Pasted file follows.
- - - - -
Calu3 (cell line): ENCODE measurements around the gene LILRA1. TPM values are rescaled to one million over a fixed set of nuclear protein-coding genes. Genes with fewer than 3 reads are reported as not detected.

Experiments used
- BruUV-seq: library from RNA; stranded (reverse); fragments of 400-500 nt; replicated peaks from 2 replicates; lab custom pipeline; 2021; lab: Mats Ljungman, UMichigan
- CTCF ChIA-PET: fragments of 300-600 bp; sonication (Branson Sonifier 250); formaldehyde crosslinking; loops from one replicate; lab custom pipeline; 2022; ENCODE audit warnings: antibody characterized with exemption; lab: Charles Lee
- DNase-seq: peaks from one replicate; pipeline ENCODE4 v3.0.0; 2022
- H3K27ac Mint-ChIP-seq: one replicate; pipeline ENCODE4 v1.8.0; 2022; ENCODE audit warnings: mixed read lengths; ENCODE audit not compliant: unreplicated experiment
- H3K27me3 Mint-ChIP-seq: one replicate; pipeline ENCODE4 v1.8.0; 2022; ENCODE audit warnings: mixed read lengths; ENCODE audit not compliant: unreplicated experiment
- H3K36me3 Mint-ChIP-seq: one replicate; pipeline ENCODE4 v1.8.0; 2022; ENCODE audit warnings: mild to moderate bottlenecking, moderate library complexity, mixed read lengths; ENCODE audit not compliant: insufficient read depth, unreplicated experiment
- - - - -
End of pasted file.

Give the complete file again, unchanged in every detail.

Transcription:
Calu3 (cell line): ENCODE measurements around the gene LILRA1. TPM values are rescaled to one million over a fixed set of nuclear protein-coding genes. Genes with fewer than 3 reads are reported as not detected.

Experiments used
- BruUV-seq: library from RNA; stranded (reverse); fragments of 400-500 nt; replicated peaks from 2 replicates; lab custom pipeline; 2021; lab: Mats Ljungman, UMichigan
- CTCF ChIA-PET: fragments of 300-600 bp; sonication (Branson Sonifier 250); formaldehyde crosslinking; loops from one replicate; lab custom pipeline; 2022; ENCODE audit warnings: antibody characterized with exemption; lab: Charles Lee
- DNase-seq: peaks from one replicate; pipeline ENCODE4 v3.0.0; 2022
- H3K27ac Mint-ChIP-seq: one replicate; pipeline ENCODE4 v1.8.0; 2022; ENCODE audit warnings: mixed read lengths; ENCODE audit not compliant: unreplicated experiment
- H3K27me3 Mint-ChIP-seq: one replicate; pipeline ENCODE4 v1.8.0; 2022; ENCODE audit warnings: mixed read lengths; ENCODE audit not compliant: unreplicated experiment
- H3K36me3 Mint-ChIP-seq: one replicate; pipeline ENCODE4 v1.8.0; 2022; ENCODE audit warnings: mild to moderate bottlenecking, moderate library complexity, mixed read lengths; ENCODE audit not compliant: insufficient read depth, unreplicated experiment